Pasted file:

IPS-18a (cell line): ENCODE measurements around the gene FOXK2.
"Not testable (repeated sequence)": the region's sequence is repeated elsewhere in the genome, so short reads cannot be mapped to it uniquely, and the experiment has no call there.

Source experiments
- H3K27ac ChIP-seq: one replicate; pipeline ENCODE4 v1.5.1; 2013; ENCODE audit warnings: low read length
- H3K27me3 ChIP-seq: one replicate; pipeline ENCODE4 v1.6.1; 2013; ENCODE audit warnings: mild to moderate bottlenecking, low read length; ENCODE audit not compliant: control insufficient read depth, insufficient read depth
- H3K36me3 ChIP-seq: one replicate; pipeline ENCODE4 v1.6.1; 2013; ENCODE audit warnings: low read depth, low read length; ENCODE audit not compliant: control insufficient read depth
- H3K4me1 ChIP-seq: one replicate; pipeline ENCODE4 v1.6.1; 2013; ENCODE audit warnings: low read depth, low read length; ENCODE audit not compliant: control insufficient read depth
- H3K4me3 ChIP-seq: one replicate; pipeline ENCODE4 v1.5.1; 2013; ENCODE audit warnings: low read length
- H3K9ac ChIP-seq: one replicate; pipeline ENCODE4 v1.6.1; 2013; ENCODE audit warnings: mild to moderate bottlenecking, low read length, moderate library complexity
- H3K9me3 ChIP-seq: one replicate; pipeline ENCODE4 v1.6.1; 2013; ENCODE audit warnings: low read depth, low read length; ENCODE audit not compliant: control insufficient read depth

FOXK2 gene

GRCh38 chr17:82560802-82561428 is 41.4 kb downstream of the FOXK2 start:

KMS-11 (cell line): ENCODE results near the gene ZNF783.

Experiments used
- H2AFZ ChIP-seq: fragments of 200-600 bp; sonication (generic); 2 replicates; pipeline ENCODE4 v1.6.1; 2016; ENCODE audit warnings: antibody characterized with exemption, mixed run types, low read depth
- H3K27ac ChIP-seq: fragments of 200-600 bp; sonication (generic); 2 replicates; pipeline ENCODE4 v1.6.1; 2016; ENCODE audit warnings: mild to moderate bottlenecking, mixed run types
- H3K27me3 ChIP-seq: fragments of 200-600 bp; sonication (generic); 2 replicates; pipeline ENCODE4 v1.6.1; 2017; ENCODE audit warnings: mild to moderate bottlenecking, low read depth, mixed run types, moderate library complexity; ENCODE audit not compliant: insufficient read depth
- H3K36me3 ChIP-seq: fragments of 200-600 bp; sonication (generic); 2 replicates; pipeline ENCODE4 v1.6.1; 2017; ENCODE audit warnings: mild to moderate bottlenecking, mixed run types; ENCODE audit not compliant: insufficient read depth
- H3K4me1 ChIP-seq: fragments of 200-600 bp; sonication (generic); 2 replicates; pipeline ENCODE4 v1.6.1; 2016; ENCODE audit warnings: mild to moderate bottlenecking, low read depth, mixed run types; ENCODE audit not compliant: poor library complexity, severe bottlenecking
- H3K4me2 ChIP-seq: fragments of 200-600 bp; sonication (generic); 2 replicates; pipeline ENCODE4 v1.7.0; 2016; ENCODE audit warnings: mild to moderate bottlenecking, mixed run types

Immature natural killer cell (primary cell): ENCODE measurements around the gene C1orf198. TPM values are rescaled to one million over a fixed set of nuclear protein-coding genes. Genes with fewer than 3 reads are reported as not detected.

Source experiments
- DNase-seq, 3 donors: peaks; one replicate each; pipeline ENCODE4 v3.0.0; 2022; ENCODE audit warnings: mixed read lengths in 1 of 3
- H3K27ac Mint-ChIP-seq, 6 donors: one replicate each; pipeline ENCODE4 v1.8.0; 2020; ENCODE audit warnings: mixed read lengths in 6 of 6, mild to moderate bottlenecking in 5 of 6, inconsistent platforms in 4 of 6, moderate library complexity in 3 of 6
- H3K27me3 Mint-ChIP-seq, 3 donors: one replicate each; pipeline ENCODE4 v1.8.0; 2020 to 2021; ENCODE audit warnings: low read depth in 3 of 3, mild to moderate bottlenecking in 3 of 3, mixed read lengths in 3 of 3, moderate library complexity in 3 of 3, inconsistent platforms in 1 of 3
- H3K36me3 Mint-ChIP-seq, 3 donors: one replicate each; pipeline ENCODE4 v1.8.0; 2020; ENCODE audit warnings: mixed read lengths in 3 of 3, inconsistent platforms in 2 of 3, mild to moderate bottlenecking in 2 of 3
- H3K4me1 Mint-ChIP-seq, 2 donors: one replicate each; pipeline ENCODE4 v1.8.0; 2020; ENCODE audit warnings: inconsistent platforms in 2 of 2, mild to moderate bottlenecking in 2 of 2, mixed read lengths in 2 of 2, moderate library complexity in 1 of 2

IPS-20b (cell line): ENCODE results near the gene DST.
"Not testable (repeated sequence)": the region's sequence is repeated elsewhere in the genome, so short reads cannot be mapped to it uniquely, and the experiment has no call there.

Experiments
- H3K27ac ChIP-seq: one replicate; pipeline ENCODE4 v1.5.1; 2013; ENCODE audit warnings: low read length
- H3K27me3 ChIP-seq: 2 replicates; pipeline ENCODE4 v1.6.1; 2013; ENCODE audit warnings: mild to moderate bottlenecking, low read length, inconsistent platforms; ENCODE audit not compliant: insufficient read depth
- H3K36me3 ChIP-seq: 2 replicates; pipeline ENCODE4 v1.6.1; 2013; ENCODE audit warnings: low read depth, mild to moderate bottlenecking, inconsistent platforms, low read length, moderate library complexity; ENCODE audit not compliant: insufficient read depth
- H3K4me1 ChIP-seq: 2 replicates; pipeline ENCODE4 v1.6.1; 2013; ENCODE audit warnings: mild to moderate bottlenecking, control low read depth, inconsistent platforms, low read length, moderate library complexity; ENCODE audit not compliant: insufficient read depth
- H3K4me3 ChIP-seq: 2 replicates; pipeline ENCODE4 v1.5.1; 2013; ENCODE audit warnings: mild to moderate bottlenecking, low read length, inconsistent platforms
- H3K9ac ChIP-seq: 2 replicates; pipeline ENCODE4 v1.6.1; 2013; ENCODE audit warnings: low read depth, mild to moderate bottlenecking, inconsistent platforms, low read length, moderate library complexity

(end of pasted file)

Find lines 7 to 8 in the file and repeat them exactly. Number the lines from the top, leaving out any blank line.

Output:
- H3K4me1 ChIP-seq: one replicate; pipeline ENCODE4 v1.6.1; 2013; ENCODE audit warnings: low read depth, low read length; ENCODE audit not compliant: control insufficient read depth
- H3K4me3 ChIP-seq: one replicate; pipeline ENCODE4 v1.5.1; 2013; ENCODE audit warnings: low read length